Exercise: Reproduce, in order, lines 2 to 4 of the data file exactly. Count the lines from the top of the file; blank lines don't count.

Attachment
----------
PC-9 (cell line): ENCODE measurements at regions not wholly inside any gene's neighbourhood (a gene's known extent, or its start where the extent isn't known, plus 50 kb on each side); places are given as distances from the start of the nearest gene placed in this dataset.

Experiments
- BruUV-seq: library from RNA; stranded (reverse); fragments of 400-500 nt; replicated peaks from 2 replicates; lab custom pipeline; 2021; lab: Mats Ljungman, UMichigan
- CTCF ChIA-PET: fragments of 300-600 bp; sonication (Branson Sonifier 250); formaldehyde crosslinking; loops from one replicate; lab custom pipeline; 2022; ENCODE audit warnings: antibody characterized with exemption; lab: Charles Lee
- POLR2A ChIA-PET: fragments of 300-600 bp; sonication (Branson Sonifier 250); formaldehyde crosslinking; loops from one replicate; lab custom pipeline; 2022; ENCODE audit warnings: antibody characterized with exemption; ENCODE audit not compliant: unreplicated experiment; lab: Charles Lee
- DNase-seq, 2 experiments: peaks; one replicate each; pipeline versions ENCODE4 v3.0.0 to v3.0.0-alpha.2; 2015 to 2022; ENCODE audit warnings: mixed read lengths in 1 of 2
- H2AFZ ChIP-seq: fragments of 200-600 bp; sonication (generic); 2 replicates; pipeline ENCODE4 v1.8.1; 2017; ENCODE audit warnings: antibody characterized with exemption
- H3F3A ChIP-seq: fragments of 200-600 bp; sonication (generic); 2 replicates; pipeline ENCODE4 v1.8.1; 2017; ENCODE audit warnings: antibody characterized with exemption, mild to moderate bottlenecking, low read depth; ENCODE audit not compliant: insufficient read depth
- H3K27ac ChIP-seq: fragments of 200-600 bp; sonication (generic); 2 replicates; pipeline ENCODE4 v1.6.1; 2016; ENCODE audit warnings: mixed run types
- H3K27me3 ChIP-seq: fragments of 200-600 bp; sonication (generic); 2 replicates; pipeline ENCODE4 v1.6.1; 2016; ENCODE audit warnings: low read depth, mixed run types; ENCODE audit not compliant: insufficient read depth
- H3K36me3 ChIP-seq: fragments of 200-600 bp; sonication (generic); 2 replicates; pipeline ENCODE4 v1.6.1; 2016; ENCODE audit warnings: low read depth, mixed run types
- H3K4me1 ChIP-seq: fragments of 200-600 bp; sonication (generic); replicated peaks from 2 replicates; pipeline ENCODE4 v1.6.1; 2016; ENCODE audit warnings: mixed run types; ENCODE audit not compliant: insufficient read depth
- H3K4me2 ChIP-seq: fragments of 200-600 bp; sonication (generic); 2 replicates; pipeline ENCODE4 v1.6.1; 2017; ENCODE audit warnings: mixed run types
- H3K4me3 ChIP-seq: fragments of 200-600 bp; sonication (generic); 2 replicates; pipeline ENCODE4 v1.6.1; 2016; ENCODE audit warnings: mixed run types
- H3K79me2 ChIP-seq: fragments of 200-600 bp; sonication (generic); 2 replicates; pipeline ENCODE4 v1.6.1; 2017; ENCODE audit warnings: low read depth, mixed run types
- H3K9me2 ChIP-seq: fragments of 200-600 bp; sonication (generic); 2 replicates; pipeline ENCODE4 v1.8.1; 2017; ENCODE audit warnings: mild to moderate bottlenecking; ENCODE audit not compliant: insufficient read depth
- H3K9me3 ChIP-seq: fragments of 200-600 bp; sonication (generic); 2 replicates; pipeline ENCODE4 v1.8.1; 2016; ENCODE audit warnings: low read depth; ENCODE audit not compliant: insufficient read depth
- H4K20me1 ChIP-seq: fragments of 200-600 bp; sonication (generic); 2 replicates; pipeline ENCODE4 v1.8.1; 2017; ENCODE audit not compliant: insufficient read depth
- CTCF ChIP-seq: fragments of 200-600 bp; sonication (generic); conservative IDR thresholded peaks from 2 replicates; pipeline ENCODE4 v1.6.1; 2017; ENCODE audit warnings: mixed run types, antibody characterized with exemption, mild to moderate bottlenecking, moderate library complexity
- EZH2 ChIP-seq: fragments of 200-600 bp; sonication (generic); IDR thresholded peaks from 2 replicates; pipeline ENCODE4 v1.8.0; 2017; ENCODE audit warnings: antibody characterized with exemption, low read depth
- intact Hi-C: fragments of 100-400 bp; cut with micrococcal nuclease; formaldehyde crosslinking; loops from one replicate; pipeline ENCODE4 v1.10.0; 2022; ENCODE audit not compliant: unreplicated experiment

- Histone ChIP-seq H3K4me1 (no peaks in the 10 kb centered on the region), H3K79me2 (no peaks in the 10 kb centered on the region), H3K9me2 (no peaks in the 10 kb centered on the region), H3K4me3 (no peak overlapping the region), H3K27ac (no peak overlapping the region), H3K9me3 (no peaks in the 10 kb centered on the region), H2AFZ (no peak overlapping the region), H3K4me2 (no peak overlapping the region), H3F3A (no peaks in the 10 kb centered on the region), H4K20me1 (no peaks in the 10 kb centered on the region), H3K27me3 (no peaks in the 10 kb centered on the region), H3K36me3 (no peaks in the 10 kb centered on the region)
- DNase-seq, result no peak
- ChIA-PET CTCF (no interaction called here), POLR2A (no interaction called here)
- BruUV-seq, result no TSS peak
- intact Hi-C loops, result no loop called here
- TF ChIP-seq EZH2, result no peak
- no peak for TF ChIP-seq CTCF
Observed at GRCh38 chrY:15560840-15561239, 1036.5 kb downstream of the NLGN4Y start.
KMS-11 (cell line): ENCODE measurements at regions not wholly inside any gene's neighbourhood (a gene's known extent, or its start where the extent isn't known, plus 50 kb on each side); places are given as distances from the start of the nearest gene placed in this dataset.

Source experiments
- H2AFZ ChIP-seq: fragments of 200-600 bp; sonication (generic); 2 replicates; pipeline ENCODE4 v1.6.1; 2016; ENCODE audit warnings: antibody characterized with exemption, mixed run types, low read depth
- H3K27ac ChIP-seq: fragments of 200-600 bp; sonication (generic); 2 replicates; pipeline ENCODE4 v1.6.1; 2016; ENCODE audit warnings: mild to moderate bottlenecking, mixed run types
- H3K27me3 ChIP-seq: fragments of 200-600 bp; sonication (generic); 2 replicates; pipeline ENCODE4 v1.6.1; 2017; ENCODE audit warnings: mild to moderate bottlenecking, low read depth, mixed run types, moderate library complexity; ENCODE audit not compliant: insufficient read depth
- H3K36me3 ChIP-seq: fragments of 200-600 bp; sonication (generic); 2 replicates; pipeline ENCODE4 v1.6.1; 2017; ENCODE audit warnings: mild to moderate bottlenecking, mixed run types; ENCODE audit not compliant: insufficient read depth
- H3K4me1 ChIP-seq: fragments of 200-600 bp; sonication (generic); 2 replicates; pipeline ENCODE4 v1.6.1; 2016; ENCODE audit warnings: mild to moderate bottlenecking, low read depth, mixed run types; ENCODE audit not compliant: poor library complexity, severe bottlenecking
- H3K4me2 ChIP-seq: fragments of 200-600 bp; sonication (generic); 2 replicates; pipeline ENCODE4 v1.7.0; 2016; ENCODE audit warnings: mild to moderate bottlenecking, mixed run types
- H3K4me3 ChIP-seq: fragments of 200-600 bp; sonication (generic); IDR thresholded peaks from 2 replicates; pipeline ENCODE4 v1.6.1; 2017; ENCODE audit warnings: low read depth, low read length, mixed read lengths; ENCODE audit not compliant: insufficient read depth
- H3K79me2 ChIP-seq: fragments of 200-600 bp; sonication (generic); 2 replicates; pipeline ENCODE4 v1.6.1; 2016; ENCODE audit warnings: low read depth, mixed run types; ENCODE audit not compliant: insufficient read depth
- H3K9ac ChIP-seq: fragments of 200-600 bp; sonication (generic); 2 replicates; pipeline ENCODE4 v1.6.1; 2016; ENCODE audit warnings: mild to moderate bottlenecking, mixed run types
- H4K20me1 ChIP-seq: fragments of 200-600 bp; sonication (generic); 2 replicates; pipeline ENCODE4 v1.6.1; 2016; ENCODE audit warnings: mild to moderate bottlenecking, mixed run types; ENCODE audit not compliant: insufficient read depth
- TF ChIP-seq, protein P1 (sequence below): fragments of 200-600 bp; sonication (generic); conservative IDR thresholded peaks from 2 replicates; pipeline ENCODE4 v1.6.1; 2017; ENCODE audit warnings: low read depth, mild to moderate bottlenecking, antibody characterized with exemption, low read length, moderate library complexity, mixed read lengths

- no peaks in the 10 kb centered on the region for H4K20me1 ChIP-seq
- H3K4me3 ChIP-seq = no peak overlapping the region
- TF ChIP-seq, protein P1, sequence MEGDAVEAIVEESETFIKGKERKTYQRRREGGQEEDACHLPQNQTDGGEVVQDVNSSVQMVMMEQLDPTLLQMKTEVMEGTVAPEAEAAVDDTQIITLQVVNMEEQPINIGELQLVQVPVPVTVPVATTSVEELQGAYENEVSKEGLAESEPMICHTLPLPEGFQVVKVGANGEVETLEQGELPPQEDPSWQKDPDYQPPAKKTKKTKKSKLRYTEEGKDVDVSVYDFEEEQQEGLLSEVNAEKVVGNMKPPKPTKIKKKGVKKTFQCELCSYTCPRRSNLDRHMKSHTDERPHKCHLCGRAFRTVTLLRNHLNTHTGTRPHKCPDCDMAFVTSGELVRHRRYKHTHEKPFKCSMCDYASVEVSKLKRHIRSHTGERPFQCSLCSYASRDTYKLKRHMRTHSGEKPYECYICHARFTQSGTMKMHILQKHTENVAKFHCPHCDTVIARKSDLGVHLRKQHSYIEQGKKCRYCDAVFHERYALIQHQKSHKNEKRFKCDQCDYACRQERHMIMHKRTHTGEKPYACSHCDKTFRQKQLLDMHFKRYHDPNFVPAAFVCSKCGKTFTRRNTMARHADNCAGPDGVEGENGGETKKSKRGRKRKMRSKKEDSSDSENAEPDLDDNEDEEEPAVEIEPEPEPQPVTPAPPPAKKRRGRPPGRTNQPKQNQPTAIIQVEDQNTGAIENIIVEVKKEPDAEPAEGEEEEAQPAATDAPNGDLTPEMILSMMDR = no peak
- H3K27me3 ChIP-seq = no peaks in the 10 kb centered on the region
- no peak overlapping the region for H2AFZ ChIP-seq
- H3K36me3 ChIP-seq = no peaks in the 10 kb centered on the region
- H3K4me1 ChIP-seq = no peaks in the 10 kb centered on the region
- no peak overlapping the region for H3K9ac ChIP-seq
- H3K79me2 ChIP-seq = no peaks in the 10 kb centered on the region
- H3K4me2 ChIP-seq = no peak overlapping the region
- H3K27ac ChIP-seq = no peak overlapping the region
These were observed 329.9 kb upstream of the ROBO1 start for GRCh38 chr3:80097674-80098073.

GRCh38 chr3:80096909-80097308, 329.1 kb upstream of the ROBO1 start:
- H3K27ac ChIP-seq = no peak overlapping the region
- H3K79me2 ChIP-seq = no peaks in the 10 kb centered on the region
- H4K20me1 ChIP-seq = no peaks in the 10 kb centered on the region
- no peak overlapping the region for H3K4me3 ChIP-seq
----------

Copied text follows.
Experiments
- BruUV-seq: library from RNA; stranded (reverse); fragments of 400-500 nt; replicated peaks from 2 replicates; lab custom pipeline; 2021; lab: Mats Ljungman, UMichigan
- CTCF ChIA-PET: fragments of 300-600 bp; sonication (Branson Sonifier 250); formaldehyde crosslinking; loops from one replicate; lab custom pipeline; 2022; ENCODE audit warnings: antibody characterized with exemption; lab: Charles Lee